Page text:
Native History Under Attack: Students Fight Back Against Bans That Crush Ethnic Studies From Israel to Arizona
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Israel’s ethnic studies ban (labeled officially as Amendment 40 to the Budget Principles Law) is known as the “ Nakba law” because it prohibits state-funded bodies from teaching historical narratives of Palestinian suffering that coincided with the formation of Israel as a settler state displacing the indigenous population. The Nakba , or catastrophe in Arabic, occurred before, during and after Israel’s state declaration in 1948, when armed political militia forces merged to form the Israeli military and conquered three quarters of historic Palestine.
The military forces of the new state, rooted in a decades-old, quasi-religious political movement of Jewish nationalism called Zionism, uprooted 800,000 (or 85%) of indigenous Palestinians across 1,300 localities (of which 531 towns and villages were completely destroyed), scattering the newly-made refugees throughout the region and beyond. Today, the refugees and their descendents, who number several million, are languishing in UN-operated camps, with four million under a 45-year Israeli military occupation of Gaza, the West Bank and East Jerusalem, and 1.5 million Palestinians living with third-class citizenship within Israel.
In a letter sent to Israeli legislators prior to the Nakba ban’s passing vote, Adalah, the Legal Center for Minority Rights in Israel, warned that “the law stood to cause major harm to the principle of equality and to the rights of Arab citizens to preserve their history and culture” and urged the bill to be rejected, according to the organization’s 27 March 2011 press release. In January 2012, the Israeli High Court dismissed a legal challenge to the ban by Adalah and the Association for Civil Rights in Israel. The Israeli judge said the courts would have to wait until financial sanctions are imposed on a state-funded institution before a legal case challenging the Nakba law could proceed.
In an eerie resemblance to (though in some ways more extreme than) Arizona’s HB 2281, the Israeli ethnic studies ban relates to a number of criminal offenses that would serve cause for financial sanction. One provision of the ban on state-funded bodies (including schools) outlaws “incitement to racism, violence or terrorism” or “supporting armed struggle or terrorist acts against the State of Israel.” Another criminal offense under the ban covers “acts of vandalism or physical debasement insulting the honor of the Israeli flag or other symbol of the state.”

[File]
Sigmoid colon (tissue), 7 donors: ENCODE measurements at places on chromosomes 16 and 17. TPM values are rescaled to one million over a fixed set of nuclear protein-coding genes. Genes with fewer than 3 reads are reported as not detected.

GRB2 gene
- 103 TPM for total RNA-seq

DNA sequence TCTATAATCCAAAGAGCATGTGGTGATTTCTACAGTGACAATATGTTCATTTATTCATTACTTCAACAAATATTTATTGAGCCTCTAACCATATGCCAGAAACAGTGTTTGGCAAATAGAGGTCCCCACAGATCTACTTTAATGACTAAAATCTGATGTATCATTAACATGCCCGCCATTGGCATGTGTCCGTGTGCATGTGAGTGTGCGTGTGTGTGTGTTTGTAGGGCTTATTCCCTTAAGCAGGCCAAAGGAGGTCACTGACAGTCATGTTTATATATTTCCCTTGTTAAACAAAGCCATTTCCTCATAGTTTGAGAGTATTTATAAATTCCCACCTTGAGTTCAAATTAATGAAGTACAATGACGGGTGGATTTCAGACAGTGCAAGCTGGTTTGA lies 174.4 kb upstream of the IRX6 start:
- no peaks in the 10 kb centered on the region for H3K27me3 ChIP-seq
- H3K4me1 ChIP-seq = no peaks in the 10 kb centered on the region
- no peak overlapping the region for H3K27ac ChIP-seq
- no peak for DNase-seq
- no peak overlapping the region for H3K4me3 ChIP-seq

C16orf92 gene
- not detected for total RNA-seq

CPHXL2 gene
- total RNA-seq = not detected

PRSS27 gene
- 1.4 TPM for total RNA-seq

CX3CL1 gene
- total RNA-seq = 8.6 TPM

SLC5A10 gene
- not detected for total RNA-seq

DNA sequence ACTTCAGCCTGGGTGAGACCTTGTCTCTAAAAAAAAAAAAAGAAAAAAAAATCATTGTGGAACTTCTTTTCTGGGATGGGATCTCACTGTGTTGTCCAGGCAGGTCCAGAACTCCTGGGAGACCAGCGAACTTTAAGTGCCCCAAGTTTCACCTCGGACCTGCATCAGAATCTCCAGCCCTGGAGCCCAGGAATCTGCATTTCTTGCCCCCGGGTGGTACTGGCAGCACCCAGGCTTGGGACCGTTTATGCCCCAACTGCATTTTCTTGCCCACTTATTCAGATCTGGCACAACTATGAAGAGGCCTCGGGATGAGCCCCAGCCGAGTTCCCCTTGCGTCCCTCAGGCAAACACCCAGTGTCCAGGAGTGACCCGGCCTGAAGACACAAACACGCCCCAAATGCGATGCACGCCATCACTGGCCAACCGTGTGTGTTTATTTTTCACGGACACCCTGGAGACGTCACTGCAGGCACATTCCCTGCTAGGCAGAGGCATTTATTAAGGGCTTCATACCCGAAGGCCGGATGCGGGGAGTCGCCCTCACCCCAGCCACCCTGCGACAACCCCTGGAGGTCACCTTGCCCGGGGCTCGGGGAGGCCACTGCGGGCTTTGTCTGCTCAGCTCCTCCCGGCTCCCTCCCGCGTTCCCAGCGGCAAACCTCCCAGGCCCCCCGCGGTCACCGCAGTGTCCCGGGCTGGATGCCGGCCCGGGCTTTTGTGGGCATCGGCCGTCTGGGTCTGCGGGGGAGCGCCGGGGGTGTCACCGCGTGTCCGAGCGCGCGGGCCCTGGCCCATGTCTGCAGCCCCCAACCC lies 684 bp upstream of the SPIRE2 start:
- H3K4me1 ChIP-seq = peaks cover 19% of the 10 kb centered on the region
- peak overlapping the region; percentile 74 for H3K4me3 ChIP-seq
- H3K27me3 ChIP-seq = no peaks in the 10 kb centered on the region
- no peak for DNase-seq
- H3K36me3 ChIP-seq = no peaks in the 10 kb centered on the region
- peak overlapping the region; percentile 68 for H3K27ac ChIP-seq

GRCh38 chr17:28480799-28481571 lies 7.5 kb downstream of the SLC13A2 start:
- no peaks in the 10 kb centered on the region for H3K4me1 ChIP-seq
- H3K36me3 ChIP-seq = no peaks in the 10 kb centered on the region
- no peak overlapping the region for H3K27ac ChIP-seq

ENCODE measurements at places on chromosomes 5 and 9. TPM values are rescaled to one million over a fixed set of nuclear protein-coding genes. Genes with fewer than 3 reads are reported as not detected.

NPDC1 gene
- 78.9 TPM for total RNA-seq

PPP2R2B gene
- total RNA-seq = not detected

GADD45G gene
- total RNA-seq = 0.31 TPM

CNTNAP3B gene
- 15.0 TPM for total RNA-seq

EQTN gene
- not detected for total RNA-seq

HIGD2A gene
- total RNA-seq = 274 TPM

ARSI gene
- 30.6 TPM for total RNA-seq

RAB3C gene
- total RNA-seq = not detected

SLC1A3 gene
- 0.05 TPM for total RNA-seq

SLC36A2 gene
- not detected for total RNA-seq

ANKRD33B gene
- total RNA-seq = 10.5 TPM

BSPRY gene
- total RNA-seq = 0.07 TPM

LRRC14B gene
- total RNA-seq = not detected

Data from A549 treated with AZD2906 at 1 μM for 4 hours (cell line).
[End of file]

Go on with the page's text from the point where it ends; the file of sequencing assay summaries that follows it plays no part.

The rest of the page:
Other causes for sanction include any commemoration of Israel’s 1948 establishment as a “day of mourning” (i.e. the Nakba) or denying the “existence of the State of Israel as a Jewish and democratic state.” Like Arizona’s HB2281, the Nakba law directs the Israeli government to withhold public funding from institutions that fail to comply with the law. Given the vital US military and other assistance to Israel each year, we recognize our part in enabling Israeli policies and actions as American taxpayers.
Bridging Cultures Through Ethnic Studies Solidarity
While each of us is half-European white-settler and half-Chicano/a (with some Irish roots in Denise’s case), together we represent an embodiment of integration that follows conquest and colonization on the one hand, and Mexican-indigenous resistance on the other. It is crucial that young people from the communities which still comprise an indigenous majority (more than 60 percent of TUSD children come from Mexican-American families) are challenged by intimate investigations of these sorts of histories and world viewpoints.
Denise enrolled in Mexican-American studies classes at Rincon High School her junior and senior years after noticing an excited change in the outlook of her older brother who had previously taken the courses and passionately recommended them to her. Before she took the classes, everything in her life reflected the dullness of black and white, inducing no purpose or motivation from her schooling. But Denise soon began seeing the world with new lenses of color provided by the emphasis on critical-thinking of MAS courses.
Discovering inequality in the structure of the surrounding society enlightened her. She was challenged to understand new concepts of privilege, unequal social status, and to find out why class and color represent important socio-economic ways through which society functions. MAS taught her to use knowledge to empower herself and others through an ardent desire to create social change. Denise recognizes today that MAS gave her a purpose to attend college and do magnificent things in life while equipped with a radical education. She knows now that even though she’s one person, she can claim a leading role in changing society.